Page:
All posts tagged "U.S. Indie Film Review"

  • Jackie & Ryan | Review

    Ballad of the Sad Doublet: Mann’s Warm, Simplistic Tale of Lonely Hearts Recalling an era of simple, but warmly rendered studio features fitted specifically for...

  • Stung | Review

    Spirit of the Wasp’s Nest: Diez’s Debut a Schlocky Creature Feature African killer bees were once a common threat in disaster themed American cinema of...

  • Creep | Review

    People Are Strange: Brice’s Debut Retools Found Footage for Ordinary Madness Available on demand at the same time as his Sundance darling sophomore feature The...

  • The Midnight Swim | Review

    Out in the Moonlight, Just Like We Used to Do: Smith’s Throbbing, Eerie Debut The unnerving quality of Sarah Adina Smith’s directorial debut, The Midnight...

  • Burying the Ex | Review

    Ex to Grind: Dante’s ZomCom Never Finds Its Pulse Zombies are difficult subject matters for the screen. A staple of a popular subgenre, original narrative...

  • Infinitely Polar Bear | Review

    One Flew Over the Housing Project: Forbes Relates Childhood Memories in Debut Screenwriter Maya Forbes makes her directorial debut with Infinitely Polar Bear, an exploration...

  • Manglehorn | Review

    Locks of Love: Pacino Engrosses in Slight Narrative from Green David Gordon Green continues his examination of masculine relationships in Manglehorn, an adaptation from first...

  • People, Places, Things | 2015 Los Angeles Film Festival Review

    Here in the Noun: Strouse’s Familiar, Charming RomCom The kids are basically all right in People, Places, Things, director James C. Strouse’s third outing as...

  • The Stranger | Review

    Stranger Danger: Roth & Amoedo Unveil Derivative Inclinations Director Eli Roth continues his collaboration with the South American crew from Aftershock (2012), by producing writer...

  • Me and Earl and the Dying Girl | Review

    Fault in Our Tastes: Teenage Death Gets Warmed Over in Gomez-Rejon’s Celebrated Sophomore Film Taking home the Grand Jury and Audience prize following its warmly...

  • We Are Still Here | Review

    From its chilly opening sequences and impressive title unveil, Ted Geoghegan’s slim yet sturdy debut We Are Still Here belongs to a contemporary tradition of...

  • Uncertain Terms | Review

    Rebounds and Role-play: Silver’s Latest Returns to Uncomfortable Interactions With his fourth feature film, Uncertain Terms, indie film director Nathan Silver advances the knack he...

  • Nightingale | Review

    On Yon Bloomy Spray: Oyelowo Dominates Lester’s One Set Drama Director Elliott Lester, best known for his 2011 Jason Statham offering, Blitz, adapts firstime screenwriter...

  • Heaven Knows What | Review

    Living Through Oblivion: Safdie Bros. Lens Devastating Tale of Desperation and Depravity on the Streets of NYC The story of how the directorial brothers Benny...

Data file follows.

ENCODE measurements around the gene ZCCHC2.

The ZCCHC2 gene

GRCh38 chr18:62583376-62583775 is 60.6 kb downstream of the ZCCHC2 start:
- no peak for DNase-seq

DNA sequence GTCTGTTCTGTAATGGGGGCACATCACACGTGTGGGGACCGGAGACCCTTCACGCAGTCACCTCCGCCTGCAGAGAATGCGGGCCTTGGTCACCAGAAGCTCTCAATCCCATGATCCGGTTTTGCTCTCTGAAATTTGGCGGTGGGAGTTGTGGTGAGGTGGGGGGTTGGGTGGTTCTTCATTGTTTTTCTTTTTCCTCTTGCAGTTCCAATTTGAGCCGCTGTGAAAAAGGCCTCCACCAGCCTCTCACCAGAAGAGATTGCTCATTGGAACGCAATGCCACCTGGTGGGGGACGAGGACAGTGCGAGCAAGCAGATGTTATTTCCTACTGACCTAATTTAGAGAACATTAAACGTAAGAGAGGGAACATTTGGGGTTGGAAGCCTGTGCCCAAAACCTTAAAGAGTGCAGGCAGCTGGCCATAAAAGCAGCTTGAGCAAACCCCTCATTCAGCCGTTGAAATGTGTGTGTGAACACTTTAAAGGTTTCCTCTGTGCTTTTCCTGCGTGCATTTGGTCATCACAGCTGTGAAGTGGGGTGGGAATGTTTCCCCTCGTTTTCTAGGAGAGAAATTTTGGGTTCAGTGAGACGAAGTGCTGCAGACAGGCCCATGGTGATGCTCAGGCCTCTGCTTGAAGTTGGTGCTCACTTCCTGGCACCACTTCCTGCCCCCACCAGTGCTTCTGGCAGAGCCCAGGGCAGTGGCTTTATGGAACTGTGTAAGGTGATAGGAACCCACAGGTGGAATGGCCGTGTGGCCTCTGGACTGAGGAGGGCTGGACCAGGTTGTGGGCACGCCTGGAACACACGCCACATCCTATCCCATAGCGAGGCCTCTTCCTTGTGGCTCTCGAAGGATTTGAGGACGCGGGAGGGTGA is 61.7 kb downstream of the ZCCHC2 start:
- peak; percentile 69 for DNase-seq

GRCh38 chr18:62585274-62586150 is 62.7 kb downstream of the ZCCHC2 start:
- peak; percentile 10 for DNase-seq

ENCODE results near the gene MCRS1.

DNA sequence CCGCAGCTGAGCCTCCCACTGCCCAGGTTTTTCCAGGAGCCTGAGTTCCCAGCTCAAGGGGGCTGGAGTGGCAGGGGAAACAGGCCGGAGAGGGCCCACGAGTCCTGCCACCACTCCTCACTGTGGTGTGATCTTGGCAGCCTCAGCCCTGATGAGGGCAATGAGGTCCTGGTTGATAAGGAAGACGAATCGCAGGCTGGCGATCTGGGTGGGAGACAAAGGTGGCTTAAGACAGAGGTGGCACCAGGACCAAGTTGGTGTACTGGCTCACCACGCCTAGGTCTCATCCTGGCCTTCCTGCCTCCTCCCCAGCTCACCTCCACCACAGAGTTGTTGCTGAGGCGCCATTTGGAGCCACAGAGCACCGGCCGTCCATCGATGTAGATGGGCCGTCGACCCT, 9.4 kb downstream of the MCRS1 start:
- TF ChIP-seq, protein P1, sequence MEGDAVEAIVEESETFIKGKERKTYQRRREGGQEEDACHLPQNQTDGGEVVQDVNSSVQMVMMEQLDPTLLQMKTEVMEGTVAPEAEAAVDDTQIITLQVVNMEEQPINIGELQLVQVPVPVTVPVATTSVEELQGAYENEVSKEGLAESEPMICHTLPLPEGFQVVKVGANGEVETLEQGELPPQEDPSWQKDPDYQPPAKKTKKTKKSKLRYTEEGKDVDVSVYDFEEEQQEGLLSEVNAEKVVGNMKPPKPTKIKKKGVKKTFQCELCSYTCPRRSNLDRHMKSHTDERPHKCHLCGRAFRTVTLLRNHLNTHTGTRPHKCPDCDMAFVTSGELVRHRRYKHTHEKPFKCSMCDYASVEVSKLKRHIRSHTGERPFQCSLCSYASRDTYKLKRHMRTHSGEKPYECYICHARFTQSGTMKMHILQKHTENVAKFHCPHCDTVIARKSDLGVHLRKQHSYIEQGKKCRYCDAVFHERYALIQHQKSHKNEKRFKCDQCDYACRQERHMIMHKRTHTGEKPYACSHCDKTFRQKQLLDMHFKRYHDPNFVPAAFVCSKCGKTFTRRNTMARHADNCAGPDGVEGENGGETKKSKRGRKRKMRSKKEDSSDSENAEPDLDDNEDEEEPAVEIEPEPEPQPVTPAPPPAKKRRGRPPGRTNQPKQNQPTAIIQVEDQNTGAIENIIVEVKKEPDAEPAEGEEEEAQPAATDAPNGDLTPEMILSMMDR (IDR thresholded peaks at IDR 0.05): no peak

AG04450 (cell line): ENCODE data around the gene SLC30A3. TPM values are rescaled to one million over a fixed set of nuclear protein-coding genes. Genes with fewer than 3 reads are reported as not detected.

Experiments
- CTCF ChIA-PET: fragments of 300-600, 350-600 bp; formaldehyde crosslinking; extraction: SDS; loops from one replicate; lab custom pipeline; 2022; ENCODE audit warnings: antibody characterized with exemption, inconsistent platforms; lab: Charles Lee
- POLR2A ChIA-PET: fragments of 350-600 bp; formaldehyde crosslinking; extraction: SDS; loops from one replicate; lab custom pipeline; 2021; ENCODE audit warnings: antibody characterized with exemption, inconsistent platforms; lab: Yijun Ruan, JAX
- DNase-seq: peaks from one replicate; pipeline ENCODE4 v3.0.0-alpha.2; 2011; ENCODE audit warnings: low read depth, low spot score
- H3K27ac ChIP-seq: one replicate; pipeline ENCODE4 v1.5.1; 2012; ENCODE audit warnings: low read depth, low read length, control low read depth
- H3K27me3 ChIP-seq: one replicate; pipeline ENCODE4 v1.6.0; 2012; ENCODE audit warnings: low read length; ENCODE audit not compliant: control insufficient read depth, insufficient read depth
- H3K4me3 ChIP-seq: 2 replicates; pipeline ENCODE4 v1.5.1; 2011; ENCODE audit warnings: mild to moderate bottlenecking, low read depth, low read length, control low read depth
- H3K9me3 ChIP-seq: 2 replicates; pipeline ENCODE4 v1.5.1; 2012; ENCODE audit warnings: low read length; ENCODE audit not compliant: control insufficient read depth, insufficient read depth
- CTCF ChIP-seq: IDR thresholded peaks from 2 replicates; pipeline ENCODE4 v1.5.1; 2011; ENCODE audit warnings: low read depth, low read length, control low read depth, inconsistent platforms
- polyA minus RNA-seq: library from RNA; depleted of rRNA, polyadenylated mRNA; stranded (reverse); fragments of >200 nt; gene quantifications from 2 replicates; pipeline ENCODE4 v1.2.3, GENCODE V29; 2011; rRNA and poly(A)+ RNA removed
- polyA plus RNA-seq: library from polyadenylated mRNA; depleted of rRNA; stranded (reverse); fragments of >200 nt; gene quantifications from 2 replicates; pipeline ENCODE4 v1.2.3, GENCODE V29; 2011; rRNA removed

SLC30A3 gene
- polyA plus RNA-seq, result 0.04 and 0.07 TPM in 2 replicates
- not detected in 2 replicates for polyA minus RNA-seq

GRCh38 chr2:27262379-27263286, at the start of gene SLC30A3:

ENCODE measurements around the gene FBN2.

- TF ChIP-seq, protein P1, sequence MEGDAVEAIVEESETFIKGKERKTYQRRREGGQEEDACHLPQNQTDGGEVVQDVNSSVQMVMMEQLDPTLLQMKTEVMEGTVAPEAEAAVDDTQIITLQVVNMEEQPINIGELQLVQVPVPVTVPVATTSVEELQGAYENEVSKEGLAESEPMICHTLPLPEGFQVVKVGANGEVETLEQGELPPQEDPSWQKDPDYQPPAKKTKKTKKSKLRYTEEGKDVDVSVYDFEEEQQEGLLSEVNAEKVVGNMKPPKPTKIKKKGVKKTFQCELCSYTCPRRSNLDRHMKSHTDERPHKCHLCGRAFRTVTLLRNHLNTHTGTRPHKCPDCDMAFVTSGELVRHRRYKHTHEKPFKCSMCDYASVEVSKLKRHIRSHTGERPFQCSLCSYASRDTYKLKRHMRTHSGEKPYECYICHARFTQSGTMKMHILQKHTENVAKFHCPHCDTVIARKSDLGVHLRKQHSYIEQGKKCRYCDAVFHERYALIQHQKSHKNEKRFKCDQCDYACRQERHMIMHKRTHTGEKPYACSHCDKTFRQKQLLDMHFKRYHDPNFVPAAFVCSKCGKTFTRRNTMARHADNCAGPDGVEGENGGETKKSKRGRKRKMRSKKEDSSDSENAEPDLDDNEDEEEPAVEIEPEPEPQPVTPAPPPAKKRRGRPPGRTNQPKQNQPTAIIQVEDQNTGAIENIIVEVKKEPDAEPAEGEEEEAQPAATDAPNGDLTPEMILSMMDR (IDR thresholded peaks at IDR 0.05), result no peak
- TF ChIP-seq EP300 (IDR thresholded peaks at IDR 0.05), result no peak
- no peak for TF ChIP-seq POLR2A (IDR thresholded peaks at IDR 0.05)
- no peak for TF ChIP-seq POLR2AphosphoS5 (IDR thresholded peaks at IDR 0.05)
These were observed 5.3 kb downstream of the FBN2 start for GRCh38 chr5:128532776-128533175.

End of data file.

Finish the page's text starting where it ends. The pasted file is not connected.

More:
• I Believe In Unicorns | Review

    Oh Them Silly Unicorns: Meyerhoff’s Coming of Age Debut Prizes Style Over Substance Director Leah Meyerhoff most effectively conveys the nature of her debut film,...

  • Sicario | 2015 Cannes Film Festival Review

    The Company of Wolves: Villeneuve’s Superb Packaging Enhances Customary Cartel Themes There’s much to be excited about with Sicario, the latest film from Quebecois director...

  • Louder Than Bombs | 2015 Cannes Film Festival Review

    Another Time, Another Place: Trier’s Graceful, Quiet English Language Debut Norwegian director Joachim Trier reteams with his regular scribe Eskil Vogt for Louder Than Bombs,...

  • The Sea of Trees | 2015 Cannes Film Festival Review

    The Forest for the Trees: Van Sant’s Melodramatic Misfire Gus Van Sant’s name seems to conjure wildly different reactions depending on how accustomed one is...

  • Carol | 2015 Cannes Film Festival Review

    Locked Out of Heaven: Haynes Delivers Chilly Lesbian Romance Todd Haynes makes an exciting return with Carol, his first feature film since 2007’s I’m Not...

  • Bessie | Review

    Lady Sings the Hues: Rees Returns to Resurrect the Star of Blues Singer Many may not be immediately familiar with the name Bessie Smith, an...

  • Every Secret Thing | Review

    Baby Blues: Berg’s Troubled and Troubling Feature Debut Treated to a chilly reception following its premiere at the 2014 Tribeca Film Festival last spring, the...

  • I’ll See You in My Dreams | Review

    Dream a Little Dream of Me: Haley’s Superb Showcase for Blythe Danner Long a supporting fixture in a variety of film projects going on five...

  • Good Kill | Review

    Fatal Irony: Is There Anything Good About This Kill? Nearly two decades after collaborating on the shrewd and subtly realized sci-fi allegory, Gattaca, Ethan Hawke...

  • Bravetown | Review

    Home of the Brave: Duran’s Debut a Neutered Examination of Grief During Wartime There’s a war going on, though not one specifically referenced, mentioned or...

  • Ride | Review

    Ride of Passage: Hunt’s Belated Sophomore Effort Crests Waves of Cliché Perhaps the most surprising element of note in Helen Hunt’s Ride is the fact...